Johann Sebastian Bach: Brandenburg Concerto No.1 in F, BWV.1046

The first movement of the Concerto No.1 in F starts suddenly with the entire chamber orchestra playing full force at a rather brisk tempo. This is a joyous movement, full of life and cheer. The second movement, by contrast, is quite somber and meditative, almost sad, like something that would be appropriate at a funeral. Fortunately, the third movements picks up the quick pace again, and is full of those complex, filigree of melodies winding their way around each that I so love in Bach. This concerto is unique among his six Brandenburgs, because it has a fourth movement which is divided into four sections: a minuet, a trio, a polka, and a final trio.

The movement starts out in a quite stately fashion, perfect for “upper-crusties” mincing around in brocade jackets and powdered wigs. This is a grounding theme, to which the piece returns after playing the minuet and polka. In this movement he uses two horns, three oboes, a bassoon, and violin at various either in solos or trios. In this Youtube recording at the 5 minute and 15 second mark, Bach gives it all over to the woodwinds, who perk along at a jaunty clip in with an almost  music box-like quaintness.  That little section, only about a minute long, never failed to surprise me and lift my spirits.

And in the spring of 1974, my spirits needed lifting.

That semester I had transferred from Purdue University to Indiana University at South Bend (IUSB) and moved back in with my parents.  That was a bit of a failure in my family’s eyes, I think, since it meant reject Purdue, where my three brothers had gotten their bachelor’s degrees.  It was also kind of a bummer living at home when, by this time, I was supposed to be out on my own.

At IUSB, I hung around with two friends whom I’d known nearly all my life–Doug and Mary. Doug’s parents had come to the States from Germany to work at a German-owned and operated factory in Michigan City, Indiana. Mary’s mom taught high school home economics. Doug and Mary had been sweethearts in middle school–Doug was on the basketball team and Mary was a cheerleader–and though they had had a falling out in high school, they remained friends.

Mary used to help me study for my Western civilization class (I just couldn’t remember all those dates) and we even went out on a few dates, though they were more friendly than serious. This was during my skeptical phase, and I think her father, being a war veteran, thought I was a communist.

About this time Transcendental Meditation had become very popular in the United States. In high school, Doug had let his hair grow long and had become something of a hippie. At college one day, he spotted a poster advertising a course in TM, which he attended. He came back a convert and started doing things like fasting, reading Ram Dass, and practicing yoga. One day, Mary came running into the study room to find me. Doug’s fasting had caused him to faint in the library, and he had fallen against a bookshelf and split open his cheek. She asked me if I could drive him to the emergency room of the hospital so he could get stitched up.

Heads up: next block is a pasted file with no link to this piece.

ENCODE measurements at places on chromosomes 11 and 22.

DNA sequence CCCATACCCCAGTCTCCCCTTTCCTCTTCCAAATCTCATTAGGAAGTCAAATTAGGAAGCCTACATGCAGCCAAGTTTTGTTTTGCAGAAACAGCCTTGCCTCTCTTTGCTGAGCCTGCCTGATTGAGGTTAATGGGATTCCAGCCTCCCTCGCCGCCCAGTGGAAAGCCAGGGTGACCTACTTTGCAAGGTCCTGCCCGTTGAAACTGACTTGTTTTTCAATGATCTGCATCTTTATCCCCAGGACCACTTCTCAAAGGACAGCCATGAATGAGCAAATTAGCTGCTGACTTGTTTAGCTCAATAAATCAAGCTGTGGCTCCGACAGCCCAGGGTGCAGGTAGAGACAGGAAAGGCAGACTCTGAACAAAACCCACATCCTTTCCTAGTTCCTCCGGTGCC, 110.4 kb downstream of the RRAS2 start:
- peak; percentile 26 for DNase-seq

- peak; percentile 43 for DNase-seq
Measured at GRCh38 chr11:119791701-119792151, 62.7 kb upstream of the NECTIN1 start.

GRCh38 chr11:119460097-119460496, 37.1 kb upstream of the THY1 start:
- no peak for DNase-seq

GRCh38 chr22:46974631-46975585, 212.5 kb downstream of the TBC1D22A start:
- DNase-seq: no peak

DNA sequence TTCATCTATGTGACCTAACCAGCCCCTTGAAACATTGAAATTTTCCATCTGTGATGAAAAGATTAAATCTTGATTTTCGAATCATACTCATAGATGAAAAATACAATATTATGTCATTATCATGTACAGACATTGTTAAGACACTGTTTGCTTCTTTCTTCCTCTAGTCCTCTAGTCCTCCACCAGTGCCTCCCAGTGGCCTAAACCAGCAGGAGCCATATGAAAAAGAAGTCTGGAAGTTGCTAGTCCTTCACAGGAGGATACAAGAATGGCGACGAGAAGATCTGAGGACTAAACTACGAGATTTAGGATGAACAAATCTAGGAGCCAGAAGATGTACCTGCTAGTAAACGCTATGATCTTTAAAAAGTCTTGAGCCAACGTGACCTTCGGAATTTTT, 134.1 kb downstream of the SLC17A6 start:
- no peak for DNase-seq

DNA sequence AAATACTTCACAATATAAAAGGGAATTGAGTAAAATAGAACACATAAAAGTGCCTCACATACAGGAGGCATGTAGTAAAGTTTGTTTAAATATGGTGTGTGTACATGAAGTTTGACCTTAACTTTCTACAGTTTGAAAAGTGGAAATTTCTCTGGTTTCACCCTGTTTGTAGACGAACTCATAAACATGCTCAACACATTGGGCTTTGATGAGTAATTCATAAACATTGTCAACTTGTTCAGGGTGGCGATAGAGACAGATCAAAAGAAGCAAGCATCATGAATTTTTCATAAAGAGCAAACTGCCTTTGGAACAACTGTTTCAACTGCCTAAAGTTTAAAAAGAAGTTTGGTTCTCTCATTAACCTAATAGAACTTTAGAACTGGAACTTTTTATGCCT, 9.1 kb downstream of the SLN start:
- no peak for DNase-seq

Despite this ominous introduction to eastern philosophy, I did take an interest meditation.

However, I tended to try to approach it from the western Judeo-Christian tradition I was raised in. So I started investigating Christian mysticism. I read Thomas Merton‘s autobiography, “The Seven Story Mountain,” and some of his later writings in which he started to approach Buddhist thought. Merton mentioned the “Spiritual Exercises” of St. Ignatius and Thomas A Kempis’ “The Imitation of Christ,” which I also read. These taught ways of acting in a humble way and certain guided imagery activities to put oneself in Christ’s sandals, so to speak. I don’t remember if it was in these or some other medieval writer’s book, but when I came to a part where you were supposed to imagine yourself hanging on the cross, well, it became a bit too much for me.

Looking back, these “tortured” thoughts and occupations make me cringe a bit.  I was trying to work out my own spirituality and trying to find my way as a wannabe intellectual, desperate to have a meaningful relationship with a soul mate.  The latter took far too many years to finally discover, and so in 1974, I had to make do with the wonderfully uplifting music of Bach.

Biography

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About kurtnemes
Writer and Education Professional. Specialties include Ethics, Personal Memoir, Classical music, Tai Chi, Stress Reduction, Meditation, Coping, Classical Music, Aging, Love, Joy, Compassion and Equanimity (& what interests me.)

2 Responses to Johann Sebastian Bach: Brandenburg Concerto No.1 in F, BWV.1046

  1. TM was big back when I was in school, too (back in the 70’s). Had some friends who really got into it.

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  2. That’s pretty awesome that they have a harpsichordist instead of someone just playing it on the piano. Bach’s music is so good. It’s amazing that someone could write as much flawless music in one life time as Bach did. They stories of how genius he was as a kid always shock me.

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